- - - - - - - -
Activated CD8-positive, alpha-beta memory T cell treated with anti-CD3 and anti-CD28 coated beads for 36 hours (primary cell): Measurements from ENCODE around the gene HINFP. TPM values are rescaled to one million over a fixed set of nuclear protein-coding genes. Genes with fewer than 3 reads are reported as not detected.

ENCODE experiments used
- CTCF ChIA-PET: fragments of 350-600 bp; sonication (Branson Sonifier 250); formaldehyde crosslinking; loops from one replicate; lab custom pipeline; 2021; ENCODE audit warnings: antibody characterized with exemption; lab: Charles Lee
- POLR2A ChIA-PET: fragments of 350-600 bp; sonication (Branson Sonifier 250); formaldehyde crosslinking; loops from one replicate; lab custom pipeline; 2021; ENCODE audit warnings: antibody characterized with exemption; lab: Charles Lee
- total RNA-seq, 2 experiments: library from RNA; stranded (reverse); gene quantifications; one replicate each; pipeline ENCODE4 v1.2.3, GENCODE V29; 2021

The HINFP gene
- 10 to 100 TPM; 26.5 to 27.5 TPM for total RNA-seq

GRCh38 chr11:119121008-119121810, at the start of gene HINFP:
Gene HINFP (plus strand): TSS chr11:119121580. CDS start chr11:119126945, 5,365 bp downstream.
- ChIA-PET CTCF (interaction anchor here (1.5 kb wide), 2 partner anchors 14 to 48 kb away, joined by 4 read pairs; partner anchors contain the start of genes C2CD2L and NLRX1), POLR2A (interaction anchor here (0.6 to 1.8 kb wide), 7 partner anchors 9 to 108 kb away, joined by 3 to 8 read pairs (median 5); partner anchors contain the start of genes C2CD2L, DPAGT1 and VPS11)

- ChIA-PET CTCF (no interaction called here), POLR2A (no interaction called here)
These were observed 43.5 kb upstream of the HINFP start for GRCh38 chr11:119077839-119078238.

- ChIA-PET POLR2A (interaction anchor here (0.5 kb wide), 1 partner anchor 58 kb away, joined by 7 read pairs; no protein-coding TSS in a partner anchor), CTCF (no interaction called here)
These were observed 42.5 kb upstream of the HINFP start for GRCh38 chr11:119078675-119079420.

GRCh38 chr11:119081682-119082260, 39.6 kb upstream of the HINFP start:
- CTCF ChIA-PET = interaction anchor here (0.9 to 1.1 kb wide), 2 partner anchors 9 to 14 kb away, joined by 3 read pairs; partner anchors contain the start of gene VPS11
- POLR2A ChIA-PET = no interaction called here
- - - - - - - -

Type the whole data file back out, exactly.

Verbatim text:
Activated CD8-positive, alpha-beta memory T cell treated with anti-CD3 and anti-CD28 coated beads for 36 hours (primary cell): Measurements from ENCODE around the gene HINFP. TPM values are rescaled to one million over a fixed set of nuclear protein-coding genes. Genes with fewer than 3 reads are reported as not detected.

ENCODE experiments used
- CTCF ChIA-PET: fragments of 350-600 bp; sonication (Branson Sonifier 250); formaldehyde crosslinking; loops from one replicate; lab custom pipeline; 2021; ENCODE audit warnings: antibody characterized with exemption; lab: Charles Lee
- POLR2A ChIA-PET: fragments of 350-600 bp; sonication (Branson Sonifier 250); formaldehyde crosslinking; loops from one replicate; lab custom pipeline; 2021; ENCODE audit warnings: antibody characterized with exemption; lab: Charles Lee
- total RNA-seq, 2 experiments: library from RNA; stranded (reverse); gene quantifications; one replicate each; pipeline ENCODE4 v1.2.3, GENCODE V29; 2021

The HINFP gene
- 10 to 100 TPM; 26.5 to 27.5 TPM for total RNA-seq

GRCh38 chr11:119121008-119121810, at the start of gene HINFP:
Gene HINFP (plus strand): TSS chr11:119121580. CDS start chr11:119126945, 5,365 bp downstream.
- ChIA-PET CTCF (interaction anchor here (1.5 kb wide), 2 partner anchors 14 to 48 kb away, joined by 4 read pairs; partner anchors contain the start of genes C2CD2L and NLRX1), POLR2A (interaction anchor here (0.6 to 1.8 kb wide), 7 partner anchors 9 to 108 kb away, joined by 3 to 8 read pairs (median 5); partner anchors contain the start of genes C2CD2L, DPAGT1 and VPS11)

- ChIA-PET CTCF (no interaction called here), POLR2A (no interaction called here)
These were observed 43.5 kb upstream of the HINFP start for GRCh38 chr11:119077839-119078238.

- ChIA-PET POLR2A (interaction anchor here (0.5 kb wide), 1 partner anchor 58 kb away, joined by 7 read pairs; no protein-coding TSS in a partner anchor), CTCF (no interaction called here)
These were observed 42.5 kb upstream of the HINFP start for GRCh38 chr11:119078675-119079420.

GRCh38 chr11:119081682-119082260, 39.6 kb upstream of the HINFP start:
- CTCF ChIA-PET = interaction anchor here (0.9 to 1.1 kb wide), 2 partner anchors 9 to 14 kb away, joined by 3 read pairs; partner anchors contain the start of gene VPS11
- POLR2A ChIA-PET = no interaction called here